Ozzy: “We were all stoned, in the Hambs [The Star-Club, Hamburg, where Sabbath were the house band]. Bill used to have this long beard, and I looked at him and I said, ‘You know what? You look like a pen nib.’ So we wrote this song and what the song’s about is the Devil falling in love with somebody, and we called this shit N.I.B.. It was never Nativity In Black [like some people assumed] – I would never have known what fucking Nativity In Black meant!”

Not everyone was a fan, mind…

Ozzy: “I remember when I took our first album home to my folks. There was a cross on it and a witch on the front, and we sat round the record player, put it on, and my father said, ‘Son, are you sure you’re just taking the occasional drink?’ I said, ‘Yeah, this is what we’re into!’”

The mystique was double-edged

Tony: “When we first got to America, people didn’t know anything about us because we didn’t do interviews in the early days, to build up some mystique. People were frightened, because they knew nothing about us, they just knew the music. We’d get all sorts of people coming to shows. It sort of opened a can of worms in a lot of places. You don’t know if you’re going to get the Ku Klux Klan coming out or something. We’d get religious freaks outside the gigs quite a lot, parading around with boards saying: ‘These are Satanic’ and all this sort of stuff. It was nerve-wracking.”

But brotherly bonds were formed

Ozzy: “In them days, we did loads of travelling together in a van, all over Europe. They weren’t the greatest gigs ever, but it was [going] out with the lads and not having your parents around, so we had a laugh.”

Tony: “Behind the scenes we were mad, really. We did some really silly things, playing up with each other, joking around… I set Bill on fire. I mean, those were the sort of things we did and it got worse and worse. In the band we had our own sort of humour, but of course, onstage, we were told, ‘Keep a straight face and don’t go messing around!’”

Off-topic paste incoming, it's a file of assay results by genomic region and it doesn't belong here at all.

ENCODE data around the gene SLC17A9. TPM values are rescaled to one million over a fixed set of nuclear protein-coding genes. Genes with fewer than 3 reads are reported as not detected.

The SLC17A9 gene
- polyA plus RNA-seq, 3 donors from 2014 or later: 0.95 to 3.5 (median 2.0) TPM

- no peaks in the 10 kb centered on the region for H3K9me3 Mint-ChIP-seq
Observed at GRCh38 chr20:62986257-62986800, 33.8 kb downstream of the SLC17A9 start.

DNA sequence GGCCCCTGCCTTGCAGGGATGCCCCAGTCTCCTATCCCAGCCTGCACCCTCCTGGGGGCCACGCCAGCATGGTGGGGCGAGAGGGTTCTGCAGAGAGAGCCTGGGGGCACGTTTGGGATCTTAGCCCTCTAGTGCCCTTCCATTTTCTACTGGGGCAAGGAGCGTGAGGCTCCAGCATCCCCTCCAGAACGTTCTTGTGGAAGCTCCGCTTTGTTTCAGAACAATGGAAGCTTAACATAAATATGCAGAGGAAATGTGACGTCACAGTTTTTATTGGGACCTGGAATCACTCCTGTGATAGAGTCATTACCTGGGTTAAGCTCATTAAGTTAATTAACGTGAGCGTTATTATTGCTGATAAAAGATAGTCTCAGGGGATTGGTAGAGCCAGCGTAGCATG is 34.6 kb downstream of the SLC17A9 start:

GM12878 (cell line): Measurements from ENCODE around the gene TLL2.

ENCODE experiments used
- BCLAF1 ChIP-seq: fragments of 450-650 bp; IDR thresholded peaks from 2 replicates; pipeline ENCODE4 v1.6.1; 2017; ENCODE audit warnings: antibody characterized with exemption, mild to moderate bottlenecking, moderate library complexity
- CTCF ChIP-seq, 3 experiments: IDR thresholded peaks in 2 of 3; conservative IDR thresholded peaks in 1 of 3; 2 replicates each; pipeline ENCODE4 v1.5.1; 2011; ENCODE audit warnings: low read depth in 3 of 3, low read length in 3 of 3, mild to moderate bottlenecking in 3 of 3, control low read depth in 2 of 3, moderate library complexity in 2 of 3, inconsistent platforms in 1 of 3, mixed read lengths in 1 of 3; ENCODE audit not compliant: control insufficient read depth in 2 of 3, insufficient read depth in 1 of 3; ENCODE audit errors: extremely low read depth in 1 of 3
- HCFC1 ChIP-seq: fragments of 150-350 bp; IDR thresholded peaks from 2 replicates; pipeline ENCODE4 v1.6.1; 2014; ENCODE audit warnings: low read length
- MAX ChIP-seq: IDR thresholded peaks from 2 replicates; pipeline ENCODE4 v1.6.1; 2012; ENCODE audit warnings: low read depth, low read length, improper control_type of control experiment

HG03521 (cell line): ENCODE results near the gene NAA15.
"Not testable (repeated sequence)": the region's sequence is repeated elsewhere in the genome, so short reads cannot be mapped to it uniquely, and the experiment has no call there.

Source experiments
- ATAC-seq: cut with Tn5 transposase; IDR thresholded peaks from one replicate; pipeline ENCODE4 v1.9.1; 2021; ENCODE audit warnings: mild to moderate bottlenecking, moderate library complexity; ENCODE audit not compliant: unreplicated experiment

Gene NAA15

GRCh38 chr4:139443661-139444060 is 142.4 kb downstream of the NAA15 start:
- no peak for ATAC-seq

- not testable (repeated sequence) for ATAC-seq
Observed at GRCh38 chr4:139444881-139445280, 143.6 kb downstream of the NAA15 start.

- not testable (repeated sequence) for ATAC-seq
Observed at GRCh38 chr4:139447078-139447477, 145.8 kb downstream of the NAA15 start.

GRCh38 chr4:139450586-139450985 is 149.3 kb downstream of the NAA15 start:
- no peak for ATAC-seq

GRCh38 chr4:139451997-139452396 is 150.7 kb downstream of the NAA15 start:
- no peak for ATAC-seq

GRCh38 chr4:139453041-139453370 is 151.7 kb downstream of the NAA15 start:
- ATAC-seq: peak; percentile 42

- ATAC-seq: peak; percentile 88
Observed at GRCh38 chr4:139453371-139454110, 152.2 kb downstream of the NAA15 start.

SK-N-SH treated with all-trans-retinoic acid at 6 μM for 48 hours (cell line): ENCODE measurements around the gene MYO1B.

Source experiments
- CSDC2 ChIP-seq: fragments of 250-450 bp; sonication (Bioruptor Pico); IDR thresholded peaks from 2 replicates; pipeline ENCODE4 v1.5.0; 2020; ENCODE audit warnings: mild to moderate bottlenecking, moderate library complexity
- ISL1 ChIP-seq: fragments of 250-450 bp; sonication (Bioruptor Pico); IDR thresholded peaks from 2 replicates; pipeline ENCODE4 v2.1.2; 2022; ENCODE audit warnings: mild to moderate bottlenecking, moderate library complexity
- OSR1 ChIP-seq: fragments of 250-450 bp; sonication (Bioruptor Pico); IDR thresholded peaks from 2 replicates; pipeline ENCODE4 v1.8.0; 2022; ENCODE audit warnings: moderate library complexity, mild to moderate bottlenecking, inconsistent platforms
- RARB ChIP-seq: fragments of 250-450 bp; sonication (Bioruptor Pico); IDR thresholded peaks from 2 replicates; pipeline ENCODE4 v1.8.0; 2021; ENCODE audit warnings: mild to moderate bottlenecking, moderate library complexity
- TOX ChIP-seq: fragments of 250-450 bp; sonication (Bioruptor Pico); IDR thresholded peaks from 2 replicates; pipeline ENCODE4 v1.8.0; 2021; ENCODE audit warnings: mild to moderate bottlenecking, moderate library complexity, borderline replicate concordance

Then success hit…

Ozzy: “When we had our first single out, Evil Woman, they were playing it on Radio 1 at fuckin’ six o’clock, and I went, ‘Mum! I’m on the radio!’”

Tony: “We were in shock, because then we heard the album was in the charts. Blimey! We couldn’t believe it. The rest is history.”

Ozzy: “I thought we were just gonna make a record and that would be it. But I remember being in a club in Birmingham, and our manager said, ‘I’ve got some good news for you, Oz: it’s at number at 17 in the charts.’ I was just chuffed to make an album!”

So they celebrated in style

Ozzy: “Before the first advance, I’d never seen anything more than £5, so they gave me £150 and I thought I’d won the fucking lottery. I never ever dreamed of owning that much money. What I did was buy myself a pair of shoes because I had none. I’d walk round barefoot all the time. I’d like to smell nice, too, so I bought some Brut aftershave. Tacky shit, but it’s better than the way I smelled before! If you’ve got nothing in your pocket, and you get 5p, then that’s a step up, right? I said to Bill, ‘Our lives are forever changed for the better.’”

Touring was no-frills but fun

Tony: “I used to drive the van in the early days because I was the only one who could drive then. We had a bloody laugh, I can tell you that, by Christ. Because the van wasn’t exactly tip-top. You had to push it most of the time, but spirits were up and we clowned around, as you would at that age.”

Geezer: “It was mad. We had this big hole in the front passenger side of the van, it was all rusted, so it was all jagged rust around and there were no other seats so we had to sit on our amps and equipment in the back and you had to perch yourself on the front passenger seat. This one time we picked up these two girls and we forgot about the hole in the floor, so they got in and went right through it and ripped their stockings. They went absolutely mental.”

But soon Sabbath were moving up in the world… ish

Geezer: “The first time we got some money instead of having to pay the petrol to get to gigs, we had a car for the first time and we had a roadie that drove the equipment in a separate van. We actually got paid £120 one night, which was the most we’d ever seen, then we found a big lump of hash in the dressing room. So we got £20 and about half an ounce of hash each. That was like our ultimate gig!”

They were halcyon days…

Ozzy: “In my experience, it’s when you get famous and all that bullshit that it becomes more difficult. In those days we were just a bunch of guys, jamming away, having fun. With success comes ego and with ego comes a lot of bad shit. Every band that ever gets success thinks, ‘Oh, I must be special,’ without knowing you do it. Ego, drugs and women have destroyed more bands than any fucking war.”

What advice would Ozzy give to his younger self if he could?

Ozzy: “I wouldn’t give him any advice because life is a journey. I often go, ‘How the fuck did I get a house in Beverley Hills?’ I could’ve been killed, I could’ve died. Put the juice in me and I’d do anything just to make you laugh [back then]. I’d fucking dive through a window. The advice I give to an up-and-coming band is: ‘If you want to be good, practice, practice, practice!’”